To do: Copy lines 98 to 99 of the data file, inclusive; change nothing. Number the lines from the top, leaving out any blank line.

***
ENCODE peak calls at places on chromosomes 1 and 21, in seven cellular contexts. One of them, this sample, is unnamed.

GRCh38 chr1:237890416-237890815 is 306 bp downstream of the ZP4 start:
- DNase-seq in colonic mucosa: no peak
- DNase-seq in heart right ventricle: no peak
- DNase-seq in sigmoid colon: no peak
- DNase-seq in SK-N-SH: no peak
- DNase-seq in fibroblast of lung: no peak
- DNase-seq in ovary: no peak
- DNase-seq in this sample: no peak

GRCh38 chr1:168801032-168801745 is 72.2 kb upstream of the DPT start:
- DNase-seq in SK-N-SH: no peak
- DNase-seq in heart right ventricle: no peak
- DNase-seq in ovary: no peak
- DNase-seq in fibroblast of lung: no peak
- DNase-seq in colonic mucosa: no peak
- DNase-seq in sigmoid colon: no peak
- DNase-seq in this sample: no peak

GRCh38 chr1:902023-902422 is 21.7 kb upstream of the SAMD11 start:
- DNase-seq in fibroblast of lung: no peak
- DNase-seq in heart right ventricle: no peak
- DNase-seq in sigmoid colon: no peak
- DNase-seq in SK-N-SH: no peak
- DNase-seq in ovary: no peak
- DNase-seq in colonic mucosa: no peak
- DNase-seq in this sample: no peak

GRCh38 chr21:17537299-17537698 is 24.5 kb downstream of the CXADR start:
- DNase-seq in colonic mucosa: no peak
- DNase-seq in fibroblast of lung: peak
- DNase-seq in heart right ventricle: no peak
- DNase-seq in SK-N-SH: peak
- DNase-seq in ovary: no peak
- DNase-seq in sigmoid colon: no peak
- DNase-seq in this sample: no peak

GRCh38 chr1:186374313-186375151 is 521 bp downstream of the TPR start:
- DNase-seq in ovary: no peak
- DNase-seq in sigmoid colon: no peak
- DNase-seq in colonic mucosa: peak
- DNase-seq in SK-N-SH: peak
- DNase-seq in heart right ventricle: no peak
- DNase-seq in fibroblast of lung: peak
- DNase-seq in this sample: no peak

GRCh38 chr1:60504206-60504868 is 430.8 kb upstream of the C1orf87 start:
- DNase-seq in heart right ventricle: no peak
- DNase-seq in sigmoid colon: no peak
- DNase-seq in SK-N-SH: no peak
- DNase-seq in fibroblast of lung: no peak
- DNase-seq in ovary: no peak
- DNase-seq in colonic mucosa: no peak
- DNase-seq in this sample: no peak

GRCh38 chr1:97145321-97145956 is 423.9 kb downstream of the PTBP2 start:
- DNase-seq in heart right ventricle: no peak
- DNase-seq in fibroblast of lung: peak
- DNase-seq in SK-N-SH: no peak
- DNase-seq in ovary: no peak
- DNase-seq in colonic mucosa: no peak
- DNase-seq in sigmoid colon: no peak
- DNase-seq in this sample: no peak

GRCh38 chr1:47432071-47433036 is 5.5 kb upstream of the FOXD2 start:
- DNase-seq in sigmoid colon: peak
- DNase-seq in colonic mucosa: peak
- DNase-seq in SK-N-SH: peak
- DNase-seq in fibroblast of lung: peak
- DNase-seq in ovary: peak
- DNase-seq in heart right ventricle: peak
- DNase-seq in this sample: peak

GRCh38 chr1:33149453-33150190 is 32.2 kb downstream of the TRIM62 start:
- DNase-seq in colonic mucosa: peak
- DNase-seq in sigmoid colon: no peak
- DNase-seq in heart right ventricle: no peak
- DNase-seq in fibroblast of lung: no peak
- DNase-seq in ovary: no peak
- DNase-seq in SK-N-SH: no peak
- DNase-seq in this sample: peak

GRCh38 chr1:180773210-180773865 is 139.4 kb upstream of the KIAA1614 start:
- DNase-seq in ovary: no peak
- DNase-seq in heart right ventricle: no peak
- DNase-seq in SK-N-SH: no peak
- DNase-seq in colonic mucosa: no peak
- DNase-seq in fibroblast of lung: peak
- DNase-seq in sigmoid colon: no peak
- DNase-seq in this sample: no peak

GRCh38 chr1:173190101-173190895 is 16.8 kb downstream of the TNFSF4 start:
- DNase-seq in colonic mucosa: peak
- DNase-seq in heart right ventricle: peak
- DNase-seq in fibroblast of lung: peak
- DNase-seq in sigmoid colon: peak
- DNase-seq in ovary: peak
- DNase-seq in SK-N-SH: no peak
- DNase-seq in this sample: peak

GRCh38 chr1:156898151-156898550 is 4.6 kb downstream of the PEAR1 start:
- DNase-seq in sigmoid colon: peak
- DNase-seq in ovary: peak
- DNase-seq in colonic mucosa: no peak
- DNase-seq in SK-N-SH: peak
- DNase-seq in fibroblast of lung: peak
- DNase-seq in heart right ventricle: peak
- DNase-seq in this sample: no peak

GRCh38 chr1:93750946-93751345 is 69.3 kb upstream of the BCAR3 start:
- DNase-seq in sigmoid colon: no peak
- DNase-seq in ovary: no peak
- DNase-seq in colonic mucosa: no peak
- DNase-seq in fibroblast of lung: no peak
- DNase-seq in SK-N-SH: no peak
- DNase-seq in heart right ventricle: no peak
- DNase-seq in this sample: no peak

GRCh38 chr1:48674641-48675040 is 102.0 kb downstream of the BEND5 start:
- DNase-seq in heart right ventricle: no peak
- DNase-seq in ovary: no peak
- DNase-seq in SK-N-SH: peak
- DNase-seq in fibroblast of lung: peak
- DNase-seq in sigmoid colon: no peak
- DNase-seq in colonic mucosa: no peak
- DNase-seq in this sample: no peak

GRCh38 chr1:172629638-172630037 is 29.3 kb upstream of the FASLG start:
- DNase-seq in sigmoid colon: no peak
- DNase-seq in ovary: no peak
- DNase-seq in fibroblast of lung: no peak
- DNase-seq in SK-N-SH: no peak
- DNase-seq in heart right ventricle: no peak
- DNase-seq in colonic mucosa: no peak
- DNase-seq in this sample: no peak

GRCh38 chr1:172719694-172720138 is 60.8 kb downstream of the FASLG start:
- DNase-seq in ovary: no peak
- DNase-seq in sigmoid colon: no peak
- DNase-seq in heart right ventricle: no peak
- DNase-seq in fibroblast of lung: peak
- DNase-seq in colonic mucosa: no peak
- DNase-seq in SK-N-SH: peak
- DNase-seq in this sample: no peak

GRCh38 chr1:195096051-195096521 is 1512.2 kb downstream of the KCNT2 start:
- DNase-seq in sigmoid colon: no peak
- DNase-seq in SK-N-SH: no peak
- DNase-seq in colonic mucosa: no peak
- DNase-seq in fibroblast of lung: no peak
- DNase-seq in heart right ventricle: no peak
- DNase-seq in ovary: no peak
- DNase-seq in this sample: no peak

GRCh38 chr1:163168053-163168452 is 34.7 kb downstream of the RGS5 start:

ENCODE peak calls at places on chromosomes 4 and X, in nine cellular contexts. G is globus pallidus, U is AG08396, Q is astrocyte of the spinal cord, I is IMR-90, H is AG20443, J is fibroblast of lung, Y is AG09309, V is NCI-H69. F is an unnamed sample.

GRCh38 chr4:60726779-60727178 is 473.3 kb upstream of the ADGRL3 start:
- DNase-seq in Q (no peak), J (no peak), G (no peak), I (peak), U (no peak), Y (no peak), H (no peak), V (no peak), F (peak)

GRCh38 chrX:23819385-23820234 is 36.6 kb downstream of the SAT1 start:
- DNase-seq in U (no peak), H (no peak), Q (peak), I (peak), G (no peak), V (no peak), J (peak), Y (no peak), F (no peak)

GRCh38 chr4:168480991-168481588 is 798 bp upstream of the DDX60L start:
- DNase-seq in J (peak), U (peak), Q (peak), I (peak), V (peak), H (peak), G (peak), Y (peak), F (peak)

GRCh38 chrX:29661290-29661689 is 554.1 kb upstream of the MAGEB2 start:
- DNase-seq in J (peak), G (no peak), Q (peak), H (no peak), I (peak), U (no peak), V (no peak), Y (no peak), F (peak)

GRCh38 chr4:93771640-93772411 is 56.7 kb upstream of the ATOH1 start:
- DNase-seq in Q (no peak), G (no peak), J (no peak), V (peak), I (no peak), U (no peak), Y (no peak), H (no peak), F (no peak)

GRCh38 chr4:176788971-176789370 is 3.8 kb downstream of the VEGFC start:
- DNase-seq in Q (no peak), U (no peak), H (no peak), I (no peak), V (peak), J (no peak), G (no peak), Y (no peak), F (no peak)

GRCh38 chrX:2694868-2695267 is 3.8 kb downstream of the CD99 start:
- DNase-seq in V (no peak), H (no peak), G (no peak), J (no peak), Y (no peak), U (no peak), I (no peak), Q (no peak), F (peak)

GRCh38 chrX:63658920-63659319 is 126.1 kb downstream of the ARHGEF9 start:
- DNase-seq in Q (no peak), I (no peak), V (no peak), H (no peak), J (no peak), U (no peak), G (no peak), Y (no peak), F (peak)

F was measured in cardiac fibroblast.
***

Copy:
GRCh38 chr1:93750946-93751345 is 69.3 kb upstream of the BCAR3 start:
- DNase-seq in sigmoid colon: no peak